Operation Euphrates Shield brought not only liberation to Syrian town of Jarablus from Daesh terrorism, but has also removes locals from a life of fear on the Turkish side of the Syrian border
Apart from the joy of the people of Jarablus who saw their town liberated from DAESH terrorists, the people living in villages on the Turkish side of the border have expressed their gratitude and relief following Operation Euphrates Shield. Kıvırcık, the village where Operation Euphrates Shield was launched last week, had existed in a state of panic for the past two years due to the DAESH threat from across the border. Daily Sabah talked to the people of Kıvırcık who shared their experiences of DAESH shellings and rocket attacks. The headman of the village, Mehmet Küçükaslan, said that the operation started even later than the people had expected.
"There are seven villages along the border. Locals were quite uncomfortable and scared because DAESH used to send mortar shells and rockets from across the border," he said, adding that Operation Euphrates Shield fixed their problems. As DAESH shelled Turkish villages indiscriminately, children in the area were scared and could not attend school. Thirteen-year-old Vedat Küçükaslan, a relative of the village headman, said that he had to get used to DAESH shelling. "We had no other choice until the operation started. It was a relief for us," he said. Walking through the streets of Kıvırcık, four children caught our eye. Bearing the same surname - Aslan - Mehmet, 14, Mithat, 13, Efe, 12, and Uğur, 7, told me how they can now easily attend school, play games outside and walk around without the fear of DAESH.
"DAESH shelled a dispensary and a mosque from across the border," Efe said. When asked about whether they were used to living with the fear of DAESH, Mehmet and Mithat said that "they had to."
The village headman Küçükaslan said that the seven villages along the border are grateful for the military operation. He stressed that the operation had to be done to secure civilians both along and across the border.
The children also expressed their gratitude for Operation Euphrates Shield. Vedat said that "somebody had to do something to stop DAESH." Vedat had lost an uncle who died in a DAESH attack.
KIVIRCIK: WHERE OPERATION EUPHRATES SHIELD STARTED
Kıvırcık was where the first Turkish tanks rolled through on their way to Syria while some Free Syrian Army (FSA) fighters took shelter before the start of the operation. "The first 18 Turkish tanks rolled into Syria from here. Around 800 FSA fighters also marched across the border, apart from additional Turkish troops," he explained.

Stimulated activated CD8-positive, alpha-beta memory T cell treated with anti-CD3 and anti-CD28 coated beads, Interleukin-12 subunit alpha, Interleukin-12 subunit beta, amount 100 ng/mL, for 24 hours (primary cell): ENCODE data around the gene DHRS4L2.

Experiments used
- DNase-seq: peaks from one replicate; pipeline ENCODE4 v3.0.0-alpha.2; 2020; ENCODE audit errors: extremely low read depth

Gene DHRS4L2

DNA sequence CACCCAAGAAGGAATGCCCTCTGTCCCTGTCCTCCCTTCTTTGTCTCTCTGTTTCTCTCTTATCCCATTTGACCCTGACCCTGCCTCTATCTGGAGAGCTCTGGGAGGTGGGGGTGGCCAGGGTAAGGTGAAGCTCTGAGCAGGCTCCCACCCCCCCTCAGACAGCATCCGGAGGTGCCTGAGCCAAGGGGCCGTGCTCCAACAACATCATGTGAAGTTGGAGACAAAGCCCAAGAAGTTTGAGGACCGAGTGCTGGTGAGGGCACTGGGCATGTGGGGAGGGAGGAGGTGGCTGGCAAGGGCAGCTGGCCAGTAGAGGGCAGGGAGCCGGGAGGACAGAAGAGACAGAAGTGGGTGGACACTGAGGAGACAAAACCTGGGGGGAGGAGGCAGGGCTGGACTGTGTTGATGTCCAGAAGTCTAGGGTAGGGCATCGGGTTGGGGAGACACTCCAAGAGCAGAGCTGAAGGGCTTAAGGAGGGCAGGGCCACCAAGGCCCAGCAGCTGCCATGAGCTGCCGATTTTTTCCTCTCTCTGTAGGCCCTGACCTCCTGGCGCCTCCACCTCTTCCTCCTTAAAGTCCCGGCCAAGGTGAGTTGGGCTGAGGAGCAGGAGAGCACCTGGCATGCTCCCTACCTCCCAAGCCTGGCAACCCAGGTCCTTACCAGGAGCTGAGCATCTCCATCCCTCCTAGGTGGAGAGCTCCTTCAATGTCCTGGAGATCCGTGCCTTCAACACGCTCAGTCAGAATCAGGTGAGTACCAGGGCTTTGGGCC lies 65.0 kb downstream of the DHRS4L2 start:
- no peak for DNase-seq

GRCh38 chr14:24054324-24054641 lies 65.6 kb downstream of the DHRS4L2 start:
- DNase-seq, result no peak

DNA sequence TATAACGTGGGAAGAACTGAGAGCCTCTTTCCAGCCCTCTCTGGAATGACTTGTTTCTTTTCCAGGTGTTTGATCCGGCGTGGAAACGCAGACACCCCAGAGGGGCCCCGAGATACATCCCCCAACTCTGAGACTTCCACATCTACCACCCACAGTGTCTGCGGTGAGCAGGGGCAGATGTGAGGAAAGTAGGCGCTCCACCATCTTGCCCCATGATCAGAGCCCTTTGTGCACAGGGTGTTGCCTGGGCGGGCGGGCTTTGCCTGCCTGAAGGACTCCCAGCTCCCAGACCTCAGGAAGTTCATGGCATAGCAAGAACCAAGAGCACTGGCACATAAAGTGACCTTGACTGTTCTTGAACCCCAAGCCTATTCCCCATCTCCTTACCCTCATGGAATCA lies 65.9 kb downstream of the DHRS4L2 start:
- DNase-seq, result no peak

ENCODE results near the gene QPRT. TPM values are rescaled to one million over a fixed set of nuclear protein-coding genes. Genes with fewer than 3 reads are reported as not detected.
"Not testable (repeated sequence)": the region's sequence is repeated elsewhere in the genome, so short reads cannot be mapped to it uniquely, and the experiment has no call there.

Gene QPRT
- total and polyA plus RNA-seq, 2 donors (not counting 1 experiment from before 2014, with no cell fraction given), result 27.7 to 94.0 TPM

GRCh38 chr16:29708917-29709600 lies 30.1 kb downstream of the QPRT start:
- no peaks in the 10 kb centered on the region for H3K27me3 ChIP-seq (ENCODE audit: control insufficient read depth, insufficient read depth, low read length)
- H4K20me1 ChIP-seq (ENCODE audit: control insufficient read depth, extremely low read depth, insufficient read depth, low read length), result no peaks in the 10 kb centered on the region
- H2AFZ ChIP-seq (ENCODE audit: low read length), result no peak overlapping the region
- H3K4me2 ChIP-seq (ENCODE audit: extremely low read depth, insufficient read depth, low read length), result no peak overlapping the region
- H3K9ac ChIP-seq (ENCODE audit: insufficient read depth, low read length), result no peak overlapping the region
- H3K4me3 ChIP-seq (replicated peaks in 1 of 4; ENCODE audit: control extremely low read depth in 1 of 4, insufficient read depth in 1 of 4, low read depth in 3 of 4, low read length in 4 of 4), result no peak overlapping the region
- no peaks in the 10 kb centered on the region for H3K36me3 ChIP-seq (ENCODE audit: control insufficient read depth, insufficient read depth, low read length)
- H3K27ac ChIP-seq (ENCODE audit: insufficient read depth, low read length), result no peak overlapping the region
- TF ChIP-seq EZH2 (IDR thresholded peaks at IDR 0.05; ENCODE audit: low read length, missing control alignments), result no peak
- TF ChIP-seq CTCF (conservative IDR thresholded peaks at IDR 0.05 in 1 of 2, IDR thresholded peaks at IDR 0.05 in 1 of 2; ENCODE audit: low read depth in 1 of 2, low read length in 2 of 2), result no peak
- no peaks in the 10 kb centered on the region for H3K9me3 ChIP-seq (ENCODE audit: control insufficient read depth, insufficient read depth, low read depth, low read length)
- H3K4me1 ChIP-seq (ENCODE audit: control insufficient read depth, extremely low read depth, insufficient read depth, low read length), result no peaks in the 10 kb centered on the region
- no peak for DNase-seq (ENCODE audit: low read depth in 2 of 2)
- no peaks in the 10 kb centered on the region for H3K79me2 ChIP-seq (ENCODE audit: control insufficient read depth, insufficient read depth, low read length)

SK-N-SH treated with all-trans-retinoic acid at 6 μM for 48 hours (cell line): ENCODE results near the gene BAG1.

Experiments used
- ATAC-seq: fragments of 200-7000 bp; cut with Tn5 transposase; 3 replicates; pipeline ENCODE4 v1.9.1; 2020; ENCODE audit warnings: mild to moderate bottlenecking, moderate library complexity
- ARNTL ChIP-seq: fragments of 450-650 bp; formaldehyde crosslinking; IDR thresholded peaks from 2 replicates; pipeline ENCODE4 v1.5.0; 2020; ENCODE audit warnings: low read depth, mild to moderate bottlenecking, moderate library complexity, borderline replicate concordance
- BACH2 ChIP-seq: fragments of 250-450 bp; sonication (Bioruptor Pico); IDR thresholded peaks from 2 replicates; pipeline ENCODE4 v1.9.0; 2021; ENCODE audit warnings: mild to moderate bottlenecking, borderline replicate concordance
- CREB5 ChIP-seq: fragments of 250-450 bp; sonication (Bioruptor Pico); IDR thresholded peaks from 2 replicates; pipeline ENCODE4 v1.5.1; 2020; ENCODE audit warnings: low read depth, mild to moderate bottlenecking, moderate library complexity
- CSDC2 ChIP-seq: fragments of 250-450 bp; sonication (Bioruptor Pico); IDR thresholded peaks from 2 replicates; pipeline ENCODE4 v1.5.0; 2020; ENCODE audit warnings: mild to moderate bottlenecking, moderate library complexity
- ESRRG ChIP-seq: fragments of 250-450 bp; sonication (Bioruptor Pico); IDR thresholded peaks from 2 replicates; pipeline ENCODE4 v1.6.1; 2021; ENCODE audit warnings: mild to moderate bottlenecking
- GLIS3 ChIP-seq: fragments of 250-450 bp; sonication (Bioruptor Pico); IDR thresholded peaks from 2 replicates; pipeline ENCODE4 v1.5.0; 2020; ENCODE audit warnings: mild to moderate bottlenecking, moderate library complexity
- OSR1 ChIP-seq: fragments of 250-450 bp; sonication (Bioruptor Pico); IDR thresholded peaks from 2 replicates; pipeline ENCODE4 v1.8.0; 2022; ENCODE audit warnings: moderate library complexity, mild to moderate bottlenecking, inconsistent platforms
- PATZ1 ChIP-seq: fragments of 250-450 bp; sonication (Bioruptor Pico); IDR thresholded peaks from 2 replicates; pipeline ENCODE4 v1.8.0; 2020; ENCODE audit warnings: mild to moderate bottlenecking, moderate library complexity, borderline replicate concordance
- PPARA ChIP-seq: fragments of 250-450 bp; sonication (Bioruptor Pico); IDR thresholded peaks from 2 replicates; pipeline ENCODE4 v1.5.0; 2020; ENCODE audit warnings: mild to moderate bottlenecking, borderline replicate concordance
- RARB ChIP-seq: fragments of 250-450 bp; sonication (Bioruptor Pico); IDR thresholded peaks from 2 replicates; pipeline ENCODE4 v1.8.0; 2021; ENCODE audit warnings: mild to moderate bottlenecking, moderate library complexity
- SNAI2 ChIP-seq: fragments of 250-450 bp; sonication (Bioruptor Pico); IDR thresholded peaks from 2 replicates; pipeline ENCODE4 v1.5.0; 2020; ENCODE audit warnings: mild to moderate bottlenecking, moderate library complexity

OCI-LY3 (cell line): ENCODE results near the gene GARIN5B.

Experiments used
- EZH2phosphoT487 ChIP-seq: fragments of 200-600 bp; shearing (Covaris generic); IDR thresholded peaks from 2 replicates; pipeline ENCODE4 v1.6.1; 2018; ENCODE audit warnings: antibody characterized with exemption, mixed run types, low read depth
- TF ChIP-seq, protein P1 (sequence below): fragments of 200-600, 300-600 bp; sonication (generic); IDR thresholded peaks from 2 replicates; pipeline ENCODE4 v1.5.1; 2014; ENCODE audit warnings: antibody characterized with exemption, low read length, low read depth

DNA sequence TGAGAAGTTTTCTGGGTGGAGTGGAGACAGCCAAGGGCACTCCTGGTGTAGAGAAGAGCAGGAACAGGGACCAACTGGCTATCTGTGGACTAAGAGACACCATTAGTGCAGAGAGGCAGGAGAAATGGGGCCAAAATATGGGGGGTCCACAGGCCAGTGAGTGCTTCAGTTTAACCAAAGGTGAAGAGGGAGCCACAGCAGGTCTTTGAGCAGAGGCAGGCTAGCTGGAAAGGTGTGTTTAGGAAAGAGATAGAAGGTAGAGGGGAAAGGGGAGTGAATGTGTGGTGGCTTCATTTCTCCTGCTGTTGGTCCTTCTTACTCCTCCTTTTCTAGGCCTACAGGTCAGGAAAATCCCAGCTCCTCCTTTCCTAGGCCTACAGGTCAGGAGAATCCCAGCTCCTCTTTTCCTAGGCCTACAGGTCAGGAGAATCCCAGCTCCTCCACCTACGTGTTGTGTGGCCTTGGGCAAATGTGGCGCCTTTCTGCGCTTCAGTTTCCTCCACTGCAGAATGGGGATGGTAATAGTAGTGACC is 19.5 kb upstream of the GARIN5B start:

He also showed where some FSA fighters had spent a couple nights at a place within the village.
Mithat said that one or two of his relatives joined the FSA ranks to fight DAESH. "After the operations started in northern Syria, my relatives thought they could also contribute to the anti-DAESH fight," he said.
Kıvırcık played an important role in the recruitment of FSA fighters because of its location as a transition village.
NUMBER OF FSA RECRUITS ON THE RISE
Küçükarslan, who has been active around the villages along the border while people joined the FSA to fight DAESH in northern Syria, said that an increasing number of people wanted to take part.
"Even though there are many willing people who want to be in the FSA ranks, the FSA picks out those who can be useful," Küçükaslan said. He said, however, that the number of willing fighters is likely to further increase in the long term.
Recently, Jaysh al-Nasr spokesman Mohammad Rashid told Daily Sabah that the FSA's victory in northern Syria boosted their confidence. "The FSA's advances in Jarablus thanks to Turkey's help bolstered our morale," he asserted.
Another commander fighting in Aleppo, who wanted to remain anonymous due to security concerns, also spoke to Daily Sabah. He said that the number of new recruits coming in following the Jarablus operation has significantly increased.
Backed by Turkey, the FSA launched an offensive against Jarablus last week with the aim of clearing DAESH from the area. Following Ankara's repeated warnings that it will unilaterally clear its southern border of DAESH terrorists should the international community not take action, the Turkish military embarked on an cross-border operation.